The subcontractor safety problem: hidden, variable, and outsider work

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Dekker, Sidney

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Rae, Andrew J

Chamberlain, Mary S

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The continued rise of non-standard forms of employment, including increased use of subcontractors, has focused industry and research attention on how to manage the Occupational Health and Safety (OHS) of subcontractor employees. Existing measures to mitigate OHS risk appear to be less effective in the case of subcontractor employees as they are shaped by principal contractors and regulatory bodies in isolation to the realities of the non-standard nature of subcontractor work. From this point of view, in order to successfully manage subcontractor OHS risk, it is necessary to explore OHS risk as a perceived uncertainty that is constructed by the various stakeholders ((1) Principal Contractor and Subcontractor management, (2) Regulator, and (3) Subcontractor employees) based on their understanding of subcontractor work. The thesis is structured as a series of three studies, each addressing a different stakeholder point of view. The first study utilises focus groups to understand the reasons behind subcontractor OHS risk from the viewpoint of the managements of principal contractors and subcontractors. The second study utilises accident case studies to explore the viewpoint of the regulator. The third study is a six-month ethnography in an Australian utility organisation where data was collected through participant observations and 17 semi structured interviews with both the principal contractor and subcontractor employees to identify how the precarious nature of subcontractor work impacts their perception of OHS risk. A key question throughout this work was why do some subcontractors experience significantly higher OHS risk than others? To explain this, the thesis introduces the notion of ‘standing’. Standing is the informal hierarchical position of a subcontractor employee. This includes concepts previously discussed in the literature such as employee safety voice, injury reporting, and authority to stop work, but also factors such as job autonomy, and invoked paternalism from Principal Contractor/Client co-workers. The thesis concludes that standing contributes to subcontractor OHS risk through its connection to the precariousness of subcontractor work. The results have further implications towards the design of more well-rounded solutions to improve subcontractor OHS that take the nature of the work into consideration.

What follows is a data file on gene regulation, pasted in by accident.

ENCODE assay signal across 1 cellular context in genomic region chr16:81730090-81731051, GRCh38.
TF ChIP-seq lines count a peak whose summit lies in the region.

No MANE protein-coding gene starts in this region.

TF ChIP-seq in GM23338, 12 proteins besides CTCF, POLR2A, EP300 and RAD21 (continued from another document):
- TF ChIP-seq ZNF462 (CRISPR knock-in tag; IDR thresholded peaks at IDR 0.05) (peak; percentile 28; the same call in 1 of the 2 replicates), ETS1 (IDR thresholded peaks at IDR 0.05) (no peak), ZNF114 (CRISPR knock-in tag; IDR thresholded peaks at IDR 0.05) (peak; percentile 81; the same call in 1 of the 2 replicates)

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Thesis (PhD Doctorate)

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Doctor of Philosophy (PhD)


School of Hum, Lang & Soc Sc

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The author owns the copyright in this thesis, unless stated otherwise.

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Occupational Health and Safety (OHS)





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